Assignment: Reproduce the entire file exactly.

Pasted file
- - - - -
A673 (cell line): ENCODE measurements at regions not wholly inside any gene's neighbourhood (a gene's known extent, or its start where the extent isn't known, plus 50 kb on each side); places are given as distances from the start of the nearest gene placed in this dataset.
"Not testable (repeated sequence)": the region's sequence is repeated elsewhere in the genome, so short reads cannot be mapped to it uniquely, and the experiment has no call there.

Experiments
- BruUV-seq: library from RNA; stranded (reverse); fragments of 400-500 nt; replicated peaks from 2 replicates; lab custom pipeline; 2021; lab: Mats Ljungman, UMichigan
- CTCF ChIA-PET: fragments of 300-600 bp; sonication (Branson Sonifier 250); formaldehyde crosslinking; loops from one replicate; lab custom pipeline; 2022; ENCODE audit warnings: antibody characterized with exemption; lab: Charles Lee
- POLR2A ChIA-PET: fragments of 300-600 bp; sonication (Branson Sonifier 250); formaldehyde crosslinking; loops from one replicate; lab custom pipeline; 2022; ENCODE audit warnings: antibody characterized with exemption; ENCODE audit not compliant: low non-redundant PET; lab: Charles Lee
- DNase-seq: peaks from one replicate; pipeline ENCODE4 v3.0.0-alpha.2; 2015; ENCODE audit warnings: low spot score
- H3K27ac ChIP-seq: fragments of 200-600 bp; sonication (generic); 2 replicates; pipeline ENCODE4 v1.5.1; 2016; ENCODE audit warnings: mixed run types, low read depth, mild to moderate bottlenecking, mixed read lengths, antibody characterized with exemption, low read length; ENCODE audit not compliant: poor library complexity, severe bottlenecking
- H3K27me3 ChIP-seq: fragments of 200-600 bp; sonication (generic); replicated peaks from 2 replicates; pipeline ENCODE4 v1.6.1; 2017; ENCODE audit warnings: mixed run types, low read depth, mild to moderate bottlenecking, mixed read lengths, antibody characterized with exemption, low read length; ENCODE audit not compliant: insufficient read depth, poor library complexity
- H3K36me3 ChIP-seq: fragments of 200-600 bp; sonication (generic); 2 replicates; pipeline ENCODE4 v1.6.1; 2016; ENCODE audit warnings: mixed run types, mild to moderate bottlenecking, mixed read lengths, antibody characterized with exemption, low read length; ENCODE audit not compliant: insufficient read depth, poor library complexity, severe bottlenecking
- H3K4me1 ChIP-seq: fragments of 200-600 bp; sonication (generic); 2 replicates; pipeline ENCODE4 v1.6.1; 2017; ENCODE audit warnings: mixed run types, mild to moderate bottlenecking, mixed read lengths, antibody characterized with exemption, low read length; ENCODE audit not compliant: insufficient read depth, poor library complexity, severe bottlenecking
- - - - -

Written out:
A673 (cell line): ENCODE measurements at regions not wholly inside any gene's neighbourhood (a gene's known extent, or its start where the extent isn't known, plus 50 kb on each side); places are given as distances from the start of the nearest gene placed in this dataset.
"Not testable (repeated sequence)": the region's sequence is repeated elsewhere in the genome, so short reads cannot be mapped to it uniquely, and the experiment has no call there.

Experiments
- BruUV-seq: library from RNA; stranded (reverse); fragments of 400-500 nt; replicated peaks from 2 replicates; lab custom pipeline; 2021; lab: Mats Ljungman, UMichigan
- CTCF ChIA-PET: fragments of 300-600 bp; sonication (Branson Sonifier 250); formaldehyde crosslinking; loops from one replicate; lab custom pipeline; 2022; ENCODE audit warnings: antibody characterized with exemption; lab: Charles Lee
- POLR2A ChIA-PET: fragments of 300-600 bp; sonication (Branson Sonifier 250); formaldehyde crosslinking; loops from one replicate; lab custom pipeline; 2022; ENCODE audit warnings: antibody characterized with exemption; ENCODE audit not compliant: low non-redundant PET; lab: Charles Lee
- DNase-seq: peaks from one replicate; pipeline ENCODE4 v3.0.0-alpha.2; 2015; ENCODE audit warnings: low spot score
- H3K27ac ChIP-seq: fragments of 200-600 bp; sonication (generic); 2 replicates; pipeline ENCODE4 v1.5.1; 2016; ENCODE audit warnings: mixed run types, low read depth, mild to moderate bottlenecking, mixed read lengths, antibody characterized with exemption, low read length; ENCODE audit not compliant: poor library complexity, severe bottlenecking
- H3K27me3 ChIP-seq: fragments of 200-600 bp; sonication (generic); replicated peaks from 2 replicates; pipeline ENCODE4 v1.6.1; 2017; ENCODE audit warnings: mixed run types, low read depth, mild to moderate bottlenecking, mixed read lengths, antibody characterized with exemption, low read length; ENCODE audit not compliant: insufficient read depth, poor library complexity
- H3K36me3 ChIP-seq: fragments of 200-600 bp; sonication (generic); 2 replicates; pipeline ENCODE4 v1.6.1; 2016; ENCODE audit warnings: mixed run types, mild to moderate bottlenecking, mixed read lengths, antibody characterized with exemption, low read length; ENCODE audit not compliant: insufficient read depth, poor library complexity, severe bottlenecking
- H3K4me1 ChIP-seq: fragments of 200-600 bp; sonication (generic); 2 replicates; pipeline ENCODE4 v1.6.1; 2017; ENCODE audit warnings: mixed run types, mild to moderate bottlenecking, mixed read lengths, antibody characterized with exemption, low read length; ENCODE audit not compliant: insufficient read depth, poor library complexity, severe bottlenecking